The Study of Japanese Words

August 3, 2009

By no means take this seriously. I was rummaging through some old school notes from my University’s Japanese classes and I managed to dig out a couple of silly stories from the teaches.

Namely, the origins of some Japanese words! And a joke.

Easy stuff first (of course!), the first 2 are from K-san, the more “tame” of our sensei.

パン – Bread – Possibly from the Portuguese word for bread, “Pão”

天ぷら – Tempura – Possibly from the Portuguese word for to season, “Temperar”

and the gem, from our “Slang Master Sensei”, E-san, who’s a nice guy but can throw some crude joke. Oh, and he’s the one that contemplated on hitting on me but other Professors said the age difference is too big. Thanks, unknown professor! I like E-san enough as a sensei, but not as a 彼氏, thank you very much!

バカ – Baka – Long story short, when the Portuguese settled in Japan, the Japanese might have heard them Portuguese say “Maluco!” (crazy!), and consequently somehow converted to 馬鹿 (まろく, which sounds similar to Maluco)and started reading 馬鹿 by the Kun reading into バカ.

A crude joke from E-san

Going to a party organized by the Portuguese governor back then, he wore a tie that had lots of fishies. Then he chatted Portuguese ladies up, and lured them into asking “So how to you say fish in Japanese?” and he’d happily and loudly reply, サカナ!ムイト・サカナ! Sakana! Muito Sakana! Apparently in Portuguese, “Sacana” is a foul word meaning jerk or motherfucker or something along those lines. Man, that man has some weird sense of humour!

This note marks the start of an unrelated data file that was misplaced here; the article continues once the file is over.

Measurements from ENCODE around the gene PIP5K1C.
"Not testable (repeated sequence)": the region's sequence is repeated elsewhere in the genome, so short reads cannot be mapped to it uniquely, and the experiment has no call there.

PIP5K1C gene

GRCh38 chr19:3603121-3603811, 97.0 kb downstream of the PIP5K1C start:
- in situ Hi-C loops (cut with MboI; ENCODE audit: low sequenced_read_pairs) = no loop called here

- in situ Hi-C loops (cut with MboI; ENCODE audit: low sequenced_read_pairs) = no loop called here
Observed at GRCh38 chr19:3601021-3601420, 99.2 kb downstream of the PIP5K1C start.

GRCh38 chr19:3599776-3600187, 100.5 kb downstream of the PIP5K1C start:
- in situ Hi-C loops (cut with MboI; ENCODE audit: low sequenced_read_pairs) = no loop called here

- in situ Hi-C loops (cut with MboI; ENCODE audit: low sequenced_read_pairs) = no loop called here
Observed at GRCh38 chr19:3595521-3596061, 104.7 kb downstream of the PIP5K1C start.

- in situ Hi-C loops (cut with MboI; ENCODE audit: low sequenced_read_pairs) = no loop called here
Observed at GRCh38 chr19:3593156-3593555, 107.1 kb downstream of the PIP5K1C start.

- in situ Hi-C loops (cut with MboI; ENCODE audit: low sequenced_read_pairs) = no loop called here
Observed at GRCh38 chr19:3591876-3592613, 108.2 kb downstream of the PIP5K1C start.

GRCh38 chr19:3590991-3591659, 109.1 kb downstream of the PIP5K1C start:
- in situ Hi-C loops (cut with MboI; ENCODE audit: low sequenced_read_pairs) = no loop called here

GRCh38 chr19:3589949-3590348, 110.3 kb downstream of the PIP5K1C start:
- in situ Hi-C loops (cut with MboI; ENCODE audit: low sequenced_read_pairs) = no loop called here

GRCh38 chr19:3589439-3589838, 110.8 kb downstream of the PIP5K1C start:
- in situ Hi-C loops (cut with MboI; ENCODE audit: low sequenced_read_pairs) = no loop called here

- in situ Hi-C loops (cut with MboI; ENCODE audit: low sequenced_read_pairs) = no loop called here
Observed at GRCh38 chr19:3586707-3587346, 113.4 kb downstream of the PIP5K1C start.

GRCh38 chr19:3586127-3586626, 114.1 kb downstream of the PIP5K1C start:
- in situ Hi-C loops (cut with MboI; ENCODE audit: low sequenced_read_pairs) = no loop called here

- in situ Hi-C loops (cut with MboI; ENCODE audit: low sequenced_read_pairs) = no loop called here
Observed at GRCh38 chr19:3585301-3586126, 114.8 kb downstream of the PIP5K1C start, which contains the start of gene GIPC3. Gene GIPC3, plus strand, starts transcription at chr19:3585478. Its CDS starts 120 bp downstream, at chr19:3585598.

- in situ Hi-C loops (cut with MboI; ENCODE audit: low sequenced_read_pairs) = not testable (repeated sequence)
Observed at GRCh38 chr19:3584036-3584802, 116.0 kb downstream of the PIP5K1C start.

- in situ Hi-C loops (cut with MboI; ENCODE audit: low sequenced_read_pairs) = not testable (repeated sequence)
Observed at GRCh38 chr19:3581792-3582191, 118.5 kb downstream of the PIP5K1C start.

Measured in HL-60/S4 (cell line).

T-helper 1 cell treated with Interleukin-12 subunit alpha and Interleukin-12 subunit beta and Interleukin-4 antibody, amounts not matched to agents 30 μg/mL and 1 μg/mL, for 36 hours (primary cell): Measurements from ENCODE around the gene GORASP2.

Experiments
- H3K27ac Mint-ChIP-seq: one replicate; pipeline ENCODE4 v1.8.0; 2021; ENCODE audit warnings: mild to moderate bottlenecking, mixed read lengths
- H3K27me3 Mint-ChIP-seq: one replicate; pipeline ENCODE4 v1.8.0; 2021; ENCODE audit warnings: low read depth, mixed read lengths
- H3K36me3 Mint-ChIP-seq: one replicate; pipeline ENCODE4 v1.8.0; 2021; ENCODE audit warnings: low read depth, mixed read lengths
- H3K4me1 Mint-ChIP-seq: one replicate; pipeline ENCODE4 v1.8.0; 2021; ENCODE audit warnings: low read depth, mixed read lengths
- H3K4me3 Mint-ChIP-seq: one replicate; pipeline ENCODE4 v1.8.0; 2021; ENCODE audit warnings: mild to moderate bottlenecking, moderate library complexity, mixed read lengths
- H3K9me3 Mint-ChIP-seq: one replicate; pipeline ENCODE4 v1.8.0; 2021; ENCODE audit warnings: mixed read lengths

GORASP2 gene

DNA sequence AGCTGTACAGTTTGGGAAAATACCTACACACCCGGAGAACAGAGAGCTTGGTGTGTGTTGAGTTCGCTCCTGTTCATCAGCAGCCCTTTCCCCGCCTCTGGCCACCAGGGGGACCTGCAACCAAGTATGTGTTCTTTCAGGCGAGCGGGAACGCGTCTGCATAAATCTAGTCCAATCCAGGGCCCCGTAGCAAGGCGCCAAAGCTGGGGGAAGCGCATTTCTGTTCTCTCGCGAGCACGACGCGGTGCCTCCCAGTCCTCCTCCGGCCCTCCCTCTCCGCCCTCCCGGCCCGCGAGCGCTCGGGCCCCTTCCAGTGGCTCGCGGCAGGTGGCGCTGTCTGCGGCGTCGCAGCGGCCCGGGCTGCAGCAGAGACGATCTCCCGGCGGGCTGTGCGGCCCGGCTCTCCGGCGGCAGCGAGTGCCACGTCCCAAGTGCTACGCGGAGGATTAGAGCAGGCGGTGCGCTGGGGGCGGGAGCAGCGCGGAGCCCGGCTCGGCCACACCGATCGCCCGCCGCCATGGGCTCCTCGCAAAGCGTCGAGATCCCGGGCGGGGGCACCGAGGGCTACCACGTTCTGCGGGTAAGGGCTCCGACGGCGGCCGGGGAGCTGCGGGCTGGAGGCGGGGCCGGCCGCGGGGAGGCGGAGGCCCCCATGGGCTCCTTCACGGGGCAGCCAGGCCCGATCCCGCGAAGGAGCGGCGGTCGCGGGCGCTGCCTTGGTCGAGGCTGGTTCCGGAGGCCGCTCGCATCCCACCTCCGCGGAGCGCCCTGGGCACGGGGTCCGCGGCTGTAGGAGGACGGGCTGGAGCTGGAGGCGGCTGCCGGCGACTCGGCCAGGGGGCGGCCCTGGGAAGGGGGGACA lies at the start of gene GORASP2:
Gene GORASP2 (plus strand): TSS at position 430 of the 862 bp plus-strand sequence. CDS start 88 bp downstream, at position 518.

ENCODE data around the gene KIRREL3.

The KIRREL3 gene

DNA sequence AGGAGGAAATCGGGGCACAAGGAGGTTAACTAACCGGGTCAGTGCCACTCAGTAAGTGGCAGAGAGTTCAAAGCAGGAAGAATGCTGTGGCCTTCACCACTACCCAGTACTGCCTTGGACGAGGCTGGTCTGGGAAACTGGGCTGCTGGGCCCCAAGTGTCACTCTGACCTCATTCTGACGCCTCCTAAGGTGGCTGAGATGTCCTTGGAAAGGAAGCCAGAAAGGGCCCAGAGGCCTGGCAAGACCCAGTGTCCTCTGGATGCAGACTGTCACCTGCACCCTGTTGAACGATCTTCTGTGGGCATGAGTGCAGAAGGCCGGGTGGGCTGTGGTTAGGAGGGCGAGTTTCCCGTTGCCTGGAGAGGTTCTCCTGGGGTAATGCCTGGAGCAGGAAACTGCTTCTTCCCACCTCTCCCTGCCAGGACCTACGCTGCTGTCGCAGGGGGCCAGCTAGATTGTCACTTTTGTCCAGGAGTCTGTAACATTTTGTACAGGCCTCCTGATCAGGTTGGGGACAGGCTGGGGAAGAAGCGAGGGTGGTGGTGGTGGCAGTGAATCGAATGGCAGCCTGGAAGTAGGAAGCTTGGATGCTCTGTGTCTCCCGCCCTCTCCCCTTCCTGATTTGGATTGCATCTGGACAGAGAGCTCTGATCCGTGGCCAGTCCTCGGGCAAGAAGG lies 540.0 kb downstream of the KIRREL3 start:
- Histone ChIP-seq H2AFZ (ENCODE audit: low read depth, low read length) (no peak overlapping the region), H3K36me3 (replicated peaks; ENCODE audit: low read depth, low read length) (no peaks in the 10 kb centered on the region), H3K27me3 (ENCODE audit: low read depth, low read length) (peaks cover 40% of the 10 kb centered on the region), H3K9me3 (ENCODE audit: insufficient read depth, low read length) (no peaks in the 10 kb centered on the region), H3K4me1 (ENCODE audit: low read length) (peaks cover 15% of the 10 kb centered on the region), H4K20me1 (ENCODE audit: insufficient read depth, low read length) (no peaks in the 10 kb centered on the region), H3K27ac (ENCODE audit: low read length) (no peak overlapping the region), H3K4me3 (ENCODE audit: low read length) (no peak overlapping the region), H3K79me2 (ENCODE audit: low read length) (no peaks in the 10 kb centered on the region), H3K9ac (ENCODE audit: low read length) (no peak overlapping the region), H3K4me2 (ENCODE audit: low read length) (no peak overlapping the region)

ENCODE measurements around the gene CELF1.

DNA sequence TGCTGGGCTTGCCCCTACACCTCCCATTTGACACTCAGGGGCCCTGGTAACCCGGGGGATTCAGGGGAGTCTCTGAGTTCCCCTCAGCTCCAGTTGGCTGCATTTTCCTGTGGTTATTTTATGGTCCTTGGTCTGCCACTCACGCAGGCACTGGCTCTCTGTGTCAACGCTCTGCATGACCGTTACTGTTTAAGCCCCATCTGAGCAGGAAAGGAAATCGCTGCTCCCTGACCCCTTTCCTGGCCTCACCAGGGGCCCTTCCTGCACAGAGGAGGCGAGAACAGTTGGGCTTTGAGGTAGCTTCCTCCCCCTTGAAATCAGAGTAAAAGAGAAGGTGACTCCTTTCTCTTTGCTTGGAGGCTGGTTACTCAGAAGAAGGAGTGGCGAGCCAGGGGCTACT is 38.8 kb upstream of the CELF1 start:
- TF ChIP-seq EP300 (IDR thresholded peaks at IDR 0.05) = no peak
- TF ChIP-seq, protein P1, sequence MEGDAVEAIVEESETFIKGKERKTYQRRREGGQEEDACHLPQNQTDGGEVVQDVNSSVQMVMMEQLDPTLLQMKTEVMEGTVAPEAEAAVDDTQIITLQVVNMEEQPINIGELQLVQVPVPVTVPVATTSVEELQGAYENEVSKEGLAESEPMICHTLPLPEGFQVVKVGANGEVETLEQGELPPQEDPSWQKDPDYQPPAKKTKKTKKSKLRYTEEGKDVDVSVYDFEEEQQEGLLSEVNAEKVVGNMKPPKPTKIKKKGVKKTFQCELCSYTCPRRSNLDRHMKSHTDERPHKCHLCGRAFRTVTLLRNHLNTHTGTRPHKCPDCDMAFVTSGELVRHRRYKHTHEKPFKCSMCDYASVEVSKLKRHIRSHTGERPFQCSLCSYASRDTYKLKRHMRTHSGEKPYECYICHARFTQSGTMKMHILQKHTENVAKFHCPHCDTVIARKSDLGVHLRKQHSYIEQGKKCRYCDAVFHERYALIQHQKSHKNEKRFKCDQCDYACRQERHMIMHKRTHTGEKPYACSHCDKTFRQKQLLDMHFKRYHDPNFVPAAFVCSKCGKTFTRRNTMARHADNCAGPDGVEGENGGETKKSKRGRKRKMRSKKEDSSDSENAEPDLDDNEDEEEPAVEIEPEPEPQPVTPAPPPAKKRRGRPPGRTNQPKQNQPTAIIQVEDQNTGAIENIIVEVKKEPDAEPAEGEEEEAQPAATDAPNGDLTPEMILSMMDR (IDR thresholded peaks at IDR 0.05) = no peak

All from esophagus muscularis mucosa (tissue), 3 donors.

K-san, a cat lover, has his birthday on 22nd February – he decided to call the day 「ニャン子の日」 since it’s 222 so it’s ニャニャニャ, the Japanese Onomatopoeia for “meow”. How he made the connection, I have no idea.

That’s about all I have to share, I guess! :3



  1. Thank you very much for the comment!


    This was a fun post to read. It’s always interesting to see where the origin of a word came/could have come from.

    It’s interesting how some words sound similar to other languages and then of course the other languages word is a “bad” word.

    Thanks again for the comment and it was nice to “meet” you 🙂

    • oh, welcome! Your blog was also interesting to read – gives me some hands-on practice on reading Japanese, which is always hard on my own ^^;

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